CAA Says a New Kind of Insurer Steering is Impacting the Industry

Steering a car

The California Autobody Association (CAA) recently held a one-hour Zoom meeting with the California Department of Insurance (CA-DOI), covering a handful of topics of interest to the entire membership.

One particular subject that has been a pebble in CAA’s shoe for several years was brought up again during the meeting. You might be thinking that pebble was illegal steering, but you’d only be half right.

When we talk about steering in this industry, it’s usually about insurers trying to persuade consumers to take their vehicles to DRP shops, because those shops offer the insurer more attractive labor rates, and in many cases, a promise to use the lowest priced parts available.

Instead, this is about “parts steering." Parts steering is where insurance companies search a multitude of different online vendors scattered across the country to find each part at the lowest price, and then cap payment on their estimate based on that price. Sound reasonable?

Monte Etherton, chairman of the CAA State Legislation Committee and state board member of CAA's San Diego chapter, has been monitoring this situation for years and doesn’t think it’s reasonable at all.

“Here’s an analogy,” he said. “Your 8-year-old car needs some work, so you take it to the dealer and they give you an estimate for $3,500. You tell them you’ll get back to them. Their estimate lists five parts that total $2,000 of the $3,500. Since you want to save some money, you start scouring the internet for those parts.

"You find the cheapest parts from five different online stores, and all offer free shipping. Buying those parts instead of the parts from the dealer will save you almost $500. You make a neat list of all the store’s phone numbers and the prices and take it back to the dealer and ask them to buy the parts they need from those places so you can save some money. What do you think they would do?”

Etherton cites “parts steering” as a major problem in the industry.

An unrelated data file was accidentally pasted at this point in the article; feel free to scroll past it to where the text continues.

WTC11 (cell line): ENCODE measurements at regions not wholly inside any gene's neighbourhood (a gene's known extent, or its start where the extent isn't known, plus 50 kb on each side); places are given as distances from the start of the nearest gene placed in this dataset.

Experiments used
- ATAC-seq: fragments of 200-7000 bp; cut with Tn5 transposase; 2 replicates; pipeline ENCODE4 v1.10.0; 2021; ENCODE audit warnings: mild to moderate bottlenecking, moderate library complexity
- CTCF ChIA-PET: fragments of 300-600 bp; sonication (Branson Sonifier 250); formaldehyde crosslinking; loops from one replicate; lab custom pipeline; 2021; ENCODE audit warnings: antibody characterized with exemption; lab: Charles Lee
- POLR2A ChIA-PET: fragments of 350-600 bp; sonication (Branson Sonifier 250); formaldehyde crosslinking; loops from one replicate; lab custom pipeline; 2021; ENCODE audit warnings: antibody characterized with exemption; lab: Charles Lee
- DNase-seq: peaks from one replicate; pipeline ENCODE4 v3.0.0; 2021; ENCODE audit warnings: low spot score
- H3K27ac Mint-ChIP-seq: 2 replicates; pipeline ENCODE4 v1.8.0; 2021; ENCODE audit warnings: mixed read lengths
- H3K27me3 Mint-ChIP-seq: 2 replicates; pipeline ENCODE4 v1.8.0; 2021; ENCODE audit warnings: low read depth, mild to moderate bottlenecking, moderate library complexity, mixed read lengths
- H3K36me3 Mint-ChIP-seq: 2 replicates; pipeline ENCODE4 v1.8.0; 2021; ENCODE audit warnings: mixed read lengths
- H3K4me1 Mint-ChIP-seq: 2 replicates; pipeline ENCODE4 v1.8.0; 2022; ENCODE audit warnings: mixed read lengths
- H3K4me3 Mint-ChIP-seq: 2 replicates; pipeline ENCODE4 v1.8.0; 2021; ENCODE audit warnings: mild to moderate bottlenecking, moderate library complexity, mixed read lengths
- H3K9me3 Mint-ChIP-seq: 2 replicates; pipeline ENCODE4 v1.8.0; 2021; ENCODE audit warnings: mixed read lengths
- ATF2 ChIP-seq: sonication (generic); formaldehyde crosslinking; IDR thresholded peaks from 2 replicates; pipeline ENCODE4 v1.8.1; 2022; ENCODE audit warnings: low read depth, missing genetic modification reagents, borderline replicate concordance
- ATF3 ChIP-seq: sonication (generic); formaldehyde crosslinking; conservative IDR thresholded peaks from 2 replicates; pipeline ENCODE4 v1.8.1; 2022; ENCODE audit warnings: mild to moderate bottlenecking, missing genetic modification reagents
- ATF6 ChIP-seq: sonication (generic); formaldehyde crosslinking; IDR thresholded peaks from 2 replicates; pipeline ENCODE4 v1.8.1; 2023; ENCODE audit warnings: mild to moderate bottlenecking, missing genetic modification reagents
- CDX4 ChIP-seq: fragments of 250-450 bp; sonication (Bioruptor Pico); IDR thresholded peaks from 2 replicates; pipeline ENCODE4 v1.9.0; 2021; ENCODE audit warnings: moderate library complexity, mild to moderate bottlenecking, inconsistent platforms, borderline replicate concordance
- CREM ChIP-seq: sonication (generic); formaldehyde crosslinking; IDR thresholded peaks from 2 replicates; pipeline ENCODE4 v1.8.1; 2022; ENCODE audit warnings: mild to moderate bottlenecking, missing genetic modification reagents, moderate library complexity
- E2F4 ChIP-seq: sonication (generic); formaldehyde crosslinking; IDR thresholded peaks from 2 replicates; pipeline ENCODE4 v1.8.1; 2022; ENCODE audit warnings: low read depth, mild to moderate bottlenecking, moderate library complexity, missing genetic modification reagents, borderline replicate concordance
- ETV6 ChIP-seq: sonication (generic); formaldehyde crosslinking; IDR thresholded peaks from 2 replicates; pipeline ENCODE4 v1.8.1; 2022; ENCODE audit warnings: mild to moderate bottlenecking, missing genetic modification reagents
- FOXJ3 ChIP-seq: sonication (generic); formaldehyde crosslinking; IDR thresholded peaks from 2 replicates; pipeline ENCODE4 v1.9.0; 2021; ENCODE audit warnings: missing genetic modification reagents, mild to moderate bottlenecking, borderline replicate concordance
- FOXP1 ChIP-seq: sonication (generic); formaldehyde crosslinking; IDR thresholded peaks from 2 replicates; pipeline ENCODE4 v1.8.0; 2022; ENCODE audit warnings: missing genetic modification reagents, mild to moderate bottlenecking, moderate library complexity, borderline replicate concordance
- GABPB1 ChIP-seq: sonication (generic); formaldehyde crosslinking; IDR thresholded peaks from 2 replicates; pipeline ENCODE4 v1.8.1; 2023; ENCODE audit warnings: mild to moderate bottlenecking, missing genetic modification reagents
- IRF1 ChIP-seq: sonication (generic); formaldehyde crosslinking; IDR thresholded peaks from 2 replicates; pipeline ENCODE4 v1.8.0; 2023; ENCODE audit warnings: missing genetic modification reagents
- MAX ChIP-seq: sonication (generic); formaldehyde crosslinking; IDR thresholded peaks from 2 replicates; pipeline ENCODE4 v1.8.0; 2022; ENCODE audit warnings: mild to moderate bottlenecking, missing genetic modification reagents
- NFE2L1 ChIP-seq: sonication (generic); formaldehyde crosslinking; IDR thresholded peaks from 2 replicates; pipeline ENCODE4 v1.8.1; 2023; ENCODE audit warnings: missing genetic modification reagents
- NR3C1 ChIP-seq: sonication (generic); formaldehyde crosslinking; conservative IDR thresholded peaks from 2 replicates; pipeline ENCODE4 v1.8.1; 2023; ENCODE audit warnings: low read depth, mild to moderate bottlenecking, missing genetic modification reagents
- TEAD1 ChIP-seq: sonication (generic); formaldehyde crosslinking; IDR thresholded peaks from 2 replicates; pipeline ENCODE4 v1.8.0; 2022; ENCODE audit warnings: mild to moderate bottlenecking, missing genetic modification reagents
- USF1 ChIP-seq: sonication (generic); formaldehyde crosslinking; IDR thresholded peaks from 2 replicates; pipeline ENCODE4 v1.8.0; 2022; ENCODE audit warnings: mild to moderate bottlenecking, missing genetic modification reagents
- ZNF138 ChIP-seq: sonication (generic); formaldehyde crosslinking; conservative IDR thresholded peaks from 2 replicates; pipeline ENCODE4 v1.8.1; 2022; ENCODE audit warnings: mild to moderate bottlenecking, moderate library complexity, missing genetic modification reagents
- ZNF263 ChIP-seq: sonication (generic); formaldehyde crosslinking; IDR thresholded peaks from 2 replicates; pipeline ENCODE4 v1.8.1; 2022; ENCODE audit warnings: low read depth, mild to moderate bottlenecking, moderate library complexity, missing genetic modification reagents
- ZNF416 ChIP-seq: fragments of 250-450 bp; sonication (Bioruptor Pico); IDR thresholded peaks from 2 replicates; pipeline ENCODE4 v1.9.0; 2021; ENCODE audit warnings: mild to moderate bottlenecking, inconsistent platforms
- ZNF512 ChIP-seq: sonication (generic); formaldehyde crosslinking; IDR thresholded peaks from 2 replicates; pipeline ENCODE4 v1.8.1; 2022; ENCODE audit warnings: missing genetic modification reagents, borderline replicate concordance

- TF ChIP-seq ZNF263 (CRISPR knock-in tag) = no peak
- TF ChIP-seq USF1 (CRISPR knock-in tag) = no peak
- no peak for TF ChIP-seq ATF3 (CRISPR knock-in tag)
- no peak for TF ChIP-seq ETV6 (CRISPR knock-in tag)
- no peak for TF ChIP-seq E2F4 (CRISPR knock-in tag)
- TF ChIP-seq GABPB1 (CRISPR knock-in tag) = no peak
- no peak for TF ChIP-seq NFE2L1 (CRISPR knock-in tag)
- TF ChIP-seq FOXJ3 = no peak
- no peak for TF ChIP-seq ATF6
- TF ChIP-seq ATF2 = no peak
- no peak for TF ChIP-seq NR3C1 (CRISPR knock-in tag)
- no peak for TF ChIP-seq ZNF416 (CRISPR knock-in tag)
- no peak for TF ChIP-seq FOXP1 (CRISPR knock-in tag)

“Some insurance companies will only pay us based on the price of the cheapest parts, so they are literally forcing us to buy certain parts from their vendors or lose money," he said.

“I did one job on a Volkswagen where the insurance company’s estimate had an aftermarket headlight from an out-of-town vendor, because it was cheaper than my local aftermarket supplier," Etherton said. "I emailed them that they can't require me to buy a part from a specific supplier, and they replied with this fallacy: ‘We can’t tell you where to purchase your parts, but we don’t owe more because you select a different vendor.’”

In 2018, CAA received a written legal opinion from the CA-DOI in response to questions regarding several industry problems, including parts steering. Two paragraphs from the opinion explain how parts steering is related to customer steering, which is illegal in California:

“No insurer may require that an automobile be repaired at a specific automobile repair shop. (Cal. Ins. Code §758.5(a)). If the claimant elects to have the vehicle repaired at the shop of his or her choice, the insurer may not limit or discount the reasonable repair costs based on charges that would have been incurred had the vehicle been repaired by the insurer’s preferred shop. (Cal. Ins. Code §758.5(d)). As a result, by refusing to pay any reasonable price for a replacement part that is higher than the price quoted by the insurer’s preferred parts vendors, the insurer is limiting or discounting the reasonable repair costs based on the charges that would have been incurred had the vehicle been repaired by the insurer’s chosen repair shop thereby preventing customers from using the repair shop of their choice and preventing the policyholder from using any shop other than those shops that purchase their replacement crash parts from the preferred parts vendors of the insurer.